This article about yours truly recently appeared in the Feb issue of Taipei's Centered magazine.
Here's the complete article written by Lee Mooney.
Smooth As Silk
Should he require quick inspiration from his surroundings, local artist Tim Budden need only look out his studio window, from which he enjoys an enviable view of
“[Originally] I wasn’t interested in Chinese art at all,” Budden says, from his studio in the
Artistic failure was something Budden had never experienced in his native
Succumbing to youthful wanderlust, Budden arrived in
Paper cutting has existed in
A gift of silk from a friend and a request that he create something out of it not only reinvigorated his newfound passion for his art but took it into a completely new direction – elemental silk cuts. “What I like about the silk,” Budden explains, “is its quality, its iridescent sheen, and its traditional phoenix pattern with its movement, vibrancy, and energy. Silk is also very strong. One of the problems with paper is that it disintegrates very easily,” he adds. Silk, because of its durability, is often used in the mounting of Chinese scroll paintings. Only such a strong material would hold up to the constant rolling and unrolling of the scrolls.
Budden typically spends about 30 hours on a silk cutting piece. After selecting the silk from a local shop, he draws a section of the entire pattern on tracing paper. Then, using colored pencils, he draws the entire design on silk. Since he usually does several versions of the same piece, underneath the top layer of silk are other pieces of varying colors. “The more colors you have, the more difficult,” he says of the process that then involves the painstaking step of cutting the design into pieces with a sharp scalpel, which are then mounted onto board prior to framing. To his knowledge, silk has never before been used in the traditional art of paper cutting.
During his initial foray into silk cutting, manic outbursts of creative energy and output led Budden to an important realization: he’d have to think more about the process so that images wouldn’t fall to pieces from careless design. “When these non-masters [ladies from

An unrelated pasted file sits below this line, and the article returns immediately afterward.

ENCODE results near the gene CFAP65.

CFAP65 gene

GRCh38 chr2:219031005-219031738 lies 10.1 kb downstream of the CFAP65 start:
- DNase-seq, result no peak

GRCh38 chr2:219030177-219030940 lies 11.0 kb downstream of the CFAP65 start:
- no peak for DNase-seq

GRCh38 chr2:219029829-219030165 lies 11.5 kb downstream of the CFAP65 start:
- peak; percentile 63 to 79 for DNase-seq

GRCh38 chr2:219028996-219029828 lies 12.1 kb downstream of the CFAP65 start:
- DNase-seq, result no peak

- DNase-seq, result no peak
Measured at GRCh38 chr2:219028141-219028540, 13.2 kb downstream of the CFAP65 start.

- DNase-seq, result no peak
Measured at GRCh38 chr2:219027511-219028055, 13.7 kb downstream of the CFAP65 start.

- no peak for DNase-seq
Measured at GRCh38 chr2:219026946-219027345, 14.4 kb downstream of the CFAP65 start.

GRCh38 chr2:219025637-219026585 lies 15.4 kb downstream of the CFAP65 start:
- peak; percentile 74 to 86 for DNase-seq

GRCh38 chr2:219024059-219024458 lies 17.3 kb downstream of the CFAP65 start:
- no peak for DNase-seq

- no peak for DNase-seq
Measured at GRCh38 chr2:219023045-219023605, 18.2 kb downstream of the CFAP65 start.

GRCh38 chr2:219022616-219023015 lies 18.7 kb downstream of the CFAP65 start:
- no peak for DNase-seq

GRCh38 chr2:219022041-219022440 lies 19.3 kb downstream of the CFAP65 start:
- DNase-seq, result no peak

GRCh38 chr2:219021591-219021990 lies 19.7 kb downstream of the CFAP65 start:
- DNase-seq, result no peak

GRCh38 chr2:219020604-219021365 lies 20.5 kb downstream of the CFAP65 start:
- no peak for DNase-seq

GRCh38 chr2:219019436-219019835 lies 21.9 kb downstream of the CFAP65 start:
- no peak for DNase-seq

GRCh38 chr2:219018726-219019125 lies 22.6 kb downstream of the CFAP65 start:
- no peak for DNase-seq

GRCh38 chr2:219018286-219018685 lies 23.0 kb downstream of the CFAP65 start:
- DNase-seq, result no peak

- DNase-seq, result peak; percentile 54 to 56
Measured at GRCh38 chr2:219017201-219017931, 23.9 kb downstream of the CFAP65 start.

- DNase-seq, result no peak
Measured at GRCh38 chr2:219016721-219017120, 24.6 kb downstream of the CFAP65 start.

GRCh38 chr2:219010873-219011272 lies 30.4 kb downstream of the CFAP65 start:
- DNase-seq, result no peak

As he’s grown more comfortable working with silk cuts, Budden has begun to incorporate more familiar imagery. “There is certain imagery that goes through all my work – clouds, ether, steam – have been in my work since my days in the
Though he has never spent time in rural
A common theme in the traditional paper cuts and paintings of
Budden’s son Adam has influenced much of his father’s work that incorporates this theme of idealized innocence, most notably in Dancing Boys, a celebration of youthful male insouciance, described in one review as “child-like creatures full of sinuous anarchic energy that reaches every corner of their bodies. Veins, muscle and bone are hinted at – all beautifully patterned and flowing – pulsing with a vibrant energy as they experience the world around them.”
While his son Adam was the model for the image in Dancing Boys, it is the artist’s embrace of the youthful narrative theme that propels the spirit of the work. “I’ve used the image of the child in my work a lot,” he says. “Taoist thought is that childhood represents the ideal state because the child approaches everything very innocently. And the reason I use these dancing, happy-go-lucky, slightly naughty children is because they absorb what’s around them and they seem untouched by that and they can see it in an innocent light.” Though Budden is quick to embrace any ideology that upsets the order of a strict hierarchical or patriarchal system, he eschews politics in his work at present. This is consistent with the spirit of innocence he conveys in Dancing Boys. “I like that state of innocence. I think that’s partly the way I’ve tried to stay myself in
Being an expat himself, Budden is especially sensitive to how the local surroundings provide symbols for the narratives in the lives of other foreigners who have called
An environment that in the past was bereft of artistic inspiration for Budden now at least provides him with enough stimulation to add local color to the silk cut narratives he creates for his clients. With his art again at the center of his life, he enjoys a contentment that once seemed almost unattainable. Owing, perhaps, to his British reserve, he tempers his enthusiasm with some sobering realizations. “Now the worrying thing is that I don’t fit a stereotype. I’m the wrong age. I’ve just started trying to produce my art. I’m in my 40s. I’m the wrong race. Now the big thing is the Chinese market. If you’re a mainland Chinese artist, you get 20 extra points. But if you’re a British artist who’s living in
Each silk cut Budden produces is testament that he has indeed found the cultural links that are necessary for him to create the art he wants in
Any lingering cultural conflict that Budden may still experience now fuels rather than frustrates his art work. As he says about the images that are prominent in his silk cuts, “Organic forms are very much a part of my work … because they refer to an energy that’s within all of us. We’re in a constant state of turmoil, I think, and it’s a positive energy. It’s how you use that energy. To try and capture that energy in a positive way is how the whole art form for me evolved.”